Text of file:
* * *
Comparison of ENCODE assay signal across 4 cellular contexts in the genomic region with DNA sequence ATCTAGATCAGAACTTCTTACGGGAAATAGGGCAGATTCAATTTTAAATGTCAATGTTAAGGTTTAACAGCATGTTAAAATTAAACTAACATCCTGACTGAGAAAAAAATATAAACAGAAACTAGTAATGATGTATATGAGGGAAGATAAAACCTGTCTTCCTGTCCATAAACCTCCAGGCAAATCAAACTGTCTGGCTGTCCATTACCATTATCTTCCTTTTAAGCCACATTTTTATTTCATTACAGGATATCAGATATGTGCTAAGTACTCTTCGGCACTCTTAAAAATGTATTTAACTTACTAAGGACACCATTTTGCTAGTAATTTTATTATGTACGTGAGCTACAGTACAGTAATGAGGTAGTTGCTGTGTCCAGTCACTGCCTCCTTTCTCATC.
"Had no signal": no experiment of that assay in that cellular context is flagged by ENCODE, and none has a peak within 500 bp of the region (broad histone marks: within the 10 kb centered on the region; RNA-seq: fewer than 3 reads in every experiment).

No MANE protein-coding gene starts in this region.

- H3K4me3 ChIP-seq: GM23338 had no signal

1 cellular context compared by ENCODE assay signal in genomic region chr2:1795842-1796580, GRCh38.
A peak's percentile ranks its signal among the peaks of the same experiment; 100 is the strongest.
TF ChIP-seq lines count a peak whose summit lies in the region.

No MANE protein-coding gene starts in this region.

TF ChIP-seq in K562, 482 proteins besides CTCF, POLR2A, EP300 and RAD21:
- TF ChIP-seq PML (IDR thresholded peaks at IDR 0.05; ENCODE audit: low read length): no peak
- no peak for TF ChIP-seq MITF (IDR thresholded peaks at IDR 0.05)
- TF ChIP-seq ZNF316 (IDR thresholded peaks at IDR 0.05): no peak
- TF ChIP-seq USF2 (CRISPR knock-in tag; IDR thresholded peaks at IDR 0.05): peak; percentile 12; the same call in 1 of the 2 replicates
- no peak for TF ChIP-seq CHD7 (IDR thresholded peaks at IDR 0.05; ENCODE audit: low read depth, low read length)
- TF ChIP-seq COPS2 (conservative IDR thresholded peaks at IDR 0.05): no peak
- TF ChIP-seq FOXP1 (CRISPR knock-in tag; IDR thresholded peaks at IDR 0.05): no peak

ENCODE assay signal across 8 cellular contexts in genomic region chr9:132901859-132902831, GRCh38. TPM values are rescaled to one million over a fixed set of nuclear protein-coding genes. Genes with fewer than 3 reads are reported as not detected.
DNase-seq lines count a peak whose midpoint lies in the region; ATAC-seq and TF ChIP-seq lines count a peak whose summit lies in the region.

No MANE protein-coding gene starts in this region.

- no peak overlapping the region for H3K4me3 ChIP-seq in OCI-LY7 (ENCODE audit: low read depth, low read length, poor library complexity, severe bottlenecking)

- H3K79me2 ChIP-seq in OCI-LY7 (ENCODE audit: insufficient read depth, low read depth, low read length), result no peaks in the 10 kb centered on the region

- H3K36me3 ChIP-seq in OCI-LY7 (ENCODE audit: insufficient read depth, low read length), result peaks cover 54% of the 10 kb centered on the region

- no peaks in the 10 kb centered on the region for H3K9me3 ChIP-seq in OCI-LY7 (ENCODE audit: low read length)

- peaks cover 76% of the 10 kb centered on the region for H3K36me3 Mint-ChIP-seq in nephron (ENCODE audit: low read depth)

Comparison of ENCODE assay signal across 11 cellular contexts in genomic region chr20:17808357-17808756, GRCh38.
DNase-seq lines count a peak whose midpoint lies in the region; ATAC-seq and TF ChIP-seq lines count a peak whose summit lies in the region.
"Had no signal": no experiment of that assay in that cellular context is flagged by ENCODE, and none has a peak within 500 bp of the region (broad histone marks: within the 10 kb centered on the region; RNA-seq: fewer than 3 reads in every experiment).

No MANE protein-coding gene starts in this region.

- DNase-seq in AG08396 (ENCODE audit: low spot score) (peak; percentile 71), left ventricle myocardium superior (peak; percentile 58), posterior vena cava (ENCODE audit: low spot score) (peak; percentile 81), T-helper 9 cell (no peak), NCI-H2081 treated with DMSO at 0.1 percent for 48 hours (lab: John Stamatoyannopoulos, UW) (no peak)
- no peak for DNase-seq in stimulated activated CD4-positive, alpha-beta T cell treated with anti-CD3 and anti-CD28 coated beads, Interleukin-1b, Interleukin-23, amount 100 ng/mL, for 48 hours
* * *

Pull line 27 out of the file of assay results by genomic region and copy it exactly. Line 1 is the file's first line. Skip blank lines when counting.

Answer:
"Had no signal": no experiment of that assay in that cellular context is flagged by ENCODE, and none has a peak within 500 bp of the region (broad histone marks: within the 10 kb centered on the region; RNA-seq: fewer than 3 reads in every experiment).